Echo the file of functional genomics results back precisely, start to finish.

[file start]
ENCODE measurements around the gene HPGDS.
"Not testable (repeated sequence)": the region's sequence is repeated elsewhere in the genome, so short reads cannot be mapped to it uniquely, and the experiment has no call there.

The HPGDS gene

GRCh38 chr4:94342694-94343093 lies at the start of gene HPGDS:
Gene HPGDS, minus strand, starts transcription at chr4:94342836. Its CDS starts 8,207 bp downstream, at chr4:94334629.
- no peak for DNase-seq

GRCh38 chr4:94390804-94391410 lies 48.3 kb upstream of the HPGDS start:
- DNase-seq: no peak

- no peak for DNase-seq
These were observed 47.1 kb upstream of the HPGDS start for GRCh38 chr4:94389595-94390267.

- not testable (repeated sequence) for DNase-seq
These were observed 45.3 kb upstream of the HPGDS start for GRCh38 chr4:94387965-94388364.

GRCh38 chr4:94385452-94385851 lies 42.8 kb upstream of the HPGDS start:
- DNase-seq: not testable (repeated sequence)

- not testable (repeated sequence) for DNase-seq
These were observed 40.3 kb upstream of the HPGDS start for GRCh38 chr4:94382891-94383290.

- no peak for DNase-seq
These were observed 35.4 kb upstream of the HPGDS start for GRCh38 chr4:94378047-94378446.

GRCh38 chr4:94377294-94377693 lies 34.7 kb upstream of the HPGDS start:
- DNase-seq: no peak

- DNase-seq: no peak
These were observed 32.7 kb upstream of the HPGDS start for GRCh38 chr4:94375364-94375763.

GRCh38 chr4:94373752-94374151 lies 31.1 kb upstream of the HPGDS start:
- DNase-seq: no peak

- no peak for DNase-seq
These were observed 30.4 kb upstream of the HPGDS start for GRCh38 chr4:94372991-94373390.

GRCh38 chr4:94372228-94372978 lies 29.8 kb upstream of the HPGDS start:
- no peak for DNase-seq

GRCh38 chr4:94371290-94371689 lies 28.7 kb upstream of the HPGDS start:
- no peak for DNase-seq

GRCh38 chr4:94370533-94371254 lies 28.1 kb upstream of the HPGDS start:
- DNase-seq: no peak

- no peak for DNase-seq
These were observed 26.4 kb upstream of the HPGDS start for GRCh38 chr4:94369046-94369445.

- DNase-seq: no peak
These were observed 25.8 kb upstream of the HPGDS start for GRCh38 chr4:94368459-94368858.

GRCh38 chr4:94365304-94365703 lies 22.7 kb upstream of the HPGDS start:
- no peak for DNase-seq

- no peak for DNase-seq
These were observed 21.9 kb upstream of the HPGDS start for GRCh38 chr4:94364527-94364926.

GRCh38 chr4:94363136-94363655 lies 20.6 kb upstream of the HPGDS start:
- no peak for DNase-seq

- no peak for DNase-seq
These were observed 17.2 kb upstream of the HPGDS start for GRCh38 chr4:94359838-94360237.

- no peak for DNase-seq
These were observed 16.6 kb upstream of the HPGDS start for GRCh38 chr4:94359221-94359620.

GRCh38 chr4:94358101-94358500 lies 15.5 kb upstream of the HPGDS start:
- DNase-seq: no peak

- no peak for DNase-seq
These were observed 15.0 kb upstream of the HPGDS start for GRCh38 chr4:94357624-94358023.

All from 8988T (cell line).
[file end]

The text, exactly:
ENCODE measurements around the gene HPGDS.
"Not testable (repeated sequence)": the region's sequence is repeated elsewhere in the genome, so short reads cannot be mapped to it uniquely, and the experiment has no call there.

The HPGDS gene

GRCh38 chr4:94342694-94343093 lies at the start of gene HPGDS:
Gene HPGDS, minus strand, starts transcription at chr4:94342836. Its CDS starts 8,207 bp downstream, at chr4:94334629.
- no peak for DNase-seq

GRCh38 chr4:94390804-94391410 lies 48.3 kb upstream of the HPGDS start:
- DNase-seq: no peak

- no peak for DNase-seq
These were observed 47.1 kb upstream of the HPGDS start for GRCh38 chr4:94389595-94390267.

- not testable (repeated sequence) for DNase-seq
These were observed 45.3 kb upstream of the HPGDS start for GRCh38 chr4:94387965-94388364.

GRCh38 chr4:94385452-94385851 lies 42.8 kb upstream of the HPGDS start:
- DNase-seq: not testable (repeated sequence)

- not testable (repeated sequence) for DNase-seq
These were observed 40.3 kb upstream of the HPGDS start for GRCh38 chr4:94382891-94383290.

- no peak for DNase-seq
These were observed 35.4 kb upstream of the HPGDS start for GRCh38 chr4:94378047-94378446.

GRCh38 chr4:94377294-94377693 lies 34.7 kb upstream of the HPGDS start:
- DNase-seq: no peak

- DNase-seq: no peak
These were observed 32.7 kb upstream of the HPGDS start for GRCh38 chr4:94375364-94375763.

GRCh38 chr4:94373752-94374151 lies 31.1 kb upstream of the HPGDS start:
- DNase-seq: no peak

- no peak for DNase-seq
These were observed 30.4 kb upstream of the HPGDS start for GRCh38 chr4:94372991-94373390.

GRCh38 chr4:94372228-94372978 lies 29.8 kb upstream of the HPGDS start:
- no peak for DNase-seq

GRCh38 chr4:94371290-94371689 lies 28.7 kb upstream of the HPGDS start:
- no peak for DNase-seq

GRCh38 chr4:94370533-94371254 lies 28.1 kb upstream of the HPGDS start:
- DNase-seq: no peak

- no peak for DNase-seq
These were observed 26.4 kb upstream of the HPGDS start for GRCh38 chr4:94369046-94369445.

- DNase-seq: no peak
These were observed 25.8 kb upstream of the HPGDS start for GRCh38 chr4:94368459-94368858.

GRCh38 chr4:94365304-94365703 lies 22.7 kb upstream of the HPGDS start:
- no peak for DNase-seq

- no peak for DNase-seq
These were observed 21.9 kb upstream of the HPGDS start for GRCh38 chr4:94364527-94364926.

GRCh38 chr4:94363136-94363655 lies 20.6 kb upstream of the HPGDS start:
- no peak for DNase-seq

- no peak for DNase-seq
These were observed 17.2 kb upstream of the HPGDS start for GRCh38 chr4:94359838-94360237.

- no peak for DNase-seq
These were observed 16.6 kb upstream of the HPGDS start for GRCh38 chr4:94359221-94359620.

GRCh38 chr4:94358101-94358500 lies 15.5 kb upstream of the HPGDS start:
- DNase-seq: no peak

- no peak for DNase-seq
These were observed 15.0 kb upstream of the HPGDS start for GRCh38 chr4:94357624-94358023.

All from 8988T (cell line).